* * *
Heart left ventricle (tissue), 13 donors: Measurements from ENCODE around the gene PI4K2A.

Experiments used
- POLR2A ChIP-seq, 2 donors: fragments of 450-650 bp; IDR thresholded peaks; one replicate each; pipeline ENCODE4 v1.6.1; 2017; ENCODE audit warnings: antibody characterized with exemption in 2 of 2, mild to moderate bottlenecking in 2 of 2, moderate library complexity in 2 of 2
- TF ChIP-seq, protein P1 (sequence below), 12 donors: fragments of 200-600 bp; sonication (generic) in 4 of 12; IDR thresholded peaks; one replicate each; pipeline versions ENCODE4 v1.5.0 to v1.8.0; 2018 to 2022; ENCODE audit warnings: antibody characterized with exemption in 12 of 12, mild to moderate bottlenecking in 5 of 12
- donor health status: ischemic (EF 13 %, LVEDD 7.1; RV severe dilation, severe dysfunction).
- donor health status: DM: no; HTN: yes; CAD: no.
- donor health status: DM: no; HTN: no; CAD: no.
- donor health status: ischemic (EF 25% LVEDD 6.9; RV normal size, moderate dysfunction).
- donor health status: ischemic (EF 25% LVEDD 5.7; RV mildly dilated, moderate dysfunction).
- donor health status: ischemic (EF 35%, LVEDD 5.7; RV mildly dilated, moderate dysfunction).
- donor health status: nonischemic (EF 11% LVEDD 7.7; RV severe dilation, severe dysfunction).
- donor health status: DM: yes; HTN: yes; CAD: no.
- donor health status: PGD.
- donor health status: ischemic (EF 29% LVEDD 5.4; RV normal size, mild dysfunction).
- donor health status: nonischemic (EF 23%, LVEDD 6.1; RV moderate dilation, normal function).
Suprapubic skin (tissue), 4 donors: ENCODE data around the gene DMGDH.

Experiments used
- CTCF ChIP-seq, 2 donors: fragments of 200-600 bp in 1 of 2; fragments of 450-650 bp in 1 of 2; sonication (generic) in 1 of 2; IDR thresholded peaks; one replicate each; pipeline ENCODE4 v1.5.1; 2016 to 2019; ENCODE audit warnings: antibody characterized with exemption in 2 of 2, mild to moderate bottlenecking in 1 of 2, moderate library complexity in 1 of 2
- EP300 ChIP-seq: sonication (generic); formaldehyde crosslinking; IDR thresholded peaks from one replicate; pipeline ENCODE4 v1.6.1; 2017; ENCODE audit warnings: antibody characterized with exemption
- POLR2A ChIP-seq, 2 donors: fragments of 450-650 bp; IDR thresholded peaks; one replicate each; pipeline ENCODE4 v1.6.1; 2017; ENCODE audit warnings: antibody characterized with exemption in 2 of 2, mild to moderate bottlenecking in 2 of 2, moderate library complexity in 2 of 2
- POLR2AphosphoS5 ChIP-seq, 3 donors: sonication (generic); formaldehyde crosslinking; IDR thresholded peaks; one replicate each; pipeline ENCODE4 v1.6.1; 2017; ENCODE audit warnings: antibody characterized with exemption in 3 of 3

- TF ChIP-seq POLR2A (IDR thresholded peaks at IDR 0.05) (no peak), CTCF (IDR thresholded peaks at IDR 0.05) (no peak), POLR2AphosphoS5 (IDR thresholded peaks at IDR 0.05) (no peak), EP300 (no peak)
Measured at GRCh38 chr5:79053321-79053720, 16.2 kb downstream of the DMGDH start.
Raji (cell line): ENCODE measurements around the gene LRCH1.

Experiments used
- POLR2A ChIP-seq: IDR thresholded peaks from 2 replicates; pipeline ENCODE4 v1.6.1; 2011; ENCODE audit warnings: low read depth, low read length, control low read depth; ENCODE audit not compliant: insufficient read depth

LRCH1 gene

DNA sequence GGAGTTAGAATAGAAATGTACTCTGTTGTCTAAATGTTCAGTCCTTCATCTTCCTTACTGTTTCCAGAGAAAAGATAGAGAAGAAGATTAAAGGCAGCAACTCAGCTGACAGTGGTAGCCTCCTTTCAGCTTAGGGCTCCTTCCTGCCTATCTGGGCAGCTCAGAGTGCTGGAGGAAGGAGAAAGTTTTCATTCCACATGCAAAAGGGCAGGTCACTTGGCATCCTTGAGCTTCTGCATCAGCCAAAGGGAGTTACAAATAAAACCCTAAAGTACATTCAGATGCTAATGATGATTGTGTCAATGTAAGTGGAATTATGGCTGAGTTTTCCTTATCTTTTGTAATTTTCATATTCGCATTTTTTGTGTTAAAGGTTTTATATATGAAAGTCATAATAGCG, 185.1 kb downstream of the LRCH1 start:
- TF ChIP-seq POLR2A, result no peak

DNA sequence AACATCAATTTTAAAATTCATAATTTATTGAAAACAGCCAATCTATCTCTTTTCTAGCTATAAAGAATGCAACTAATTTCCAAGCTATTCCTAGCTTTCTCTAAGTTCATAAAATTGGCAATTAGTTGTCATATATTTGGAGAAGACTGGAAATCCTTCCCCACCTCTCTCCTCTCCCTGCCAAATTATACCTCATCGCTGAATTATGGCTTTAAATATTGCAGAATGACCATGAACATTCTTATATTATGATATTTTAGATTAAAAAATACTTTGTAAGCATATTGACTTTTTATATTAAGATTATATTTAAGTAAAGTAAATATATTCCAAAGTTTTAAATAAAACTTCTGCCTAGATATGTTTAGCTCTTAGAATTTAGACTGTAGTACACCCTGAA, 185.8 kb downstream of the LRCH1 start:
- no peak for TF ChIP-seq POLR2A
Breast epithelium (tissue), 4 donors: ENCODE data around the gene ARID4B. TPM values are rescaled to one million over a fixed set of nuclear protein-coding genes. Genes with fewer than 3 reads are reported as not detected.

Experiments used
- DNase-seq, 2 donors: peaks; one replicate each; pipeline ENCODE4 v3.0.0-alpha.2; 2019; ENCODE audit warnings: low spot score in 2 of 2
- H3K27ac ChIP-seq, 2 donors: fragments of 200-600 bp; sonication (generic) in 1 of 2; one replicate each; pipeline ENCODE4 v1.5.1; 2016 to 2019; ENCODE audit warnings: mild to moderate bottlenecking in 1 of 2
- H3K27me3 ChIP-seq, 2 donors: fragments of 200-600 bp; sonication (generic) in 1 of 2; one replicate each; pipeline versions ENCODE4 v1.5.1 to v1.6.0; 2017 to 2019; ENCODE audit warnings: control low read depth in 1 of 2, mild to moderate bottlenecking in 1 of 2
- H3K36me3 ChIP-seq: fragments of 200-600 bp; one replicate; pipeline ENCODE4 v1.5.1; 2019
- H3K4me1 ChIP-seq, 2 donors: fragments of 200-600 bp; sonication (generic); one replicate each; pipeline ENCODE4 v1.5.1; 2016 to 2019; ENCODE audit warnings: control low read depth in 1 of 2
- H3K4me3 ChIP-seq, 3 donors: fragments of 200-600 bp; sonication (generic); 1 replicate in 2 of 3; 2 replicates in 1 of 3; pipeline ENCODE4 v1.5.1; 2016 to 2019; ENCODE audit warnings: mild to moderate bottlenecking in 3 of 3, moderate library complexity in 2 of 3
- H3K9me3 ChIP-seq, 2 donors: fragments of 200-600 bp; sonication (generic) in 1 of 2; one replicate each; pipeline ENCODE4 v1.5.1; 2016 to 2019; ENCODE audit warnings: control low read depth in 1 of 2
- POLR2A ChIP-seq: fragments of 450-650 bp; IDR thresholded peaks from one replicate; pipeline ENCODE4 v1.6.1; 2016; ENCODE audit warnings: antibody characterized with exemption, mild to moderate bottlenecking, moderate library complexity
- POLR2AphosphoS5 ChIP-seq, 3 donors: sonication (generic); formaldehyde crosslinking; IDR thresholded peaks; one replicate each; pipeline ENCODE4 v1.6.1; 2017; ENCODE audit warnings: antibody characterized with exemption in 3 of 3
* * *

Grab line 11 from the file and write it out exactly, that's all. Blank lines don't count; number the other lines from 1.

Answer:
- donor health status: nonischemic (EF 11% LVEDD 7.7; RV severe dilation, severe dysfunction).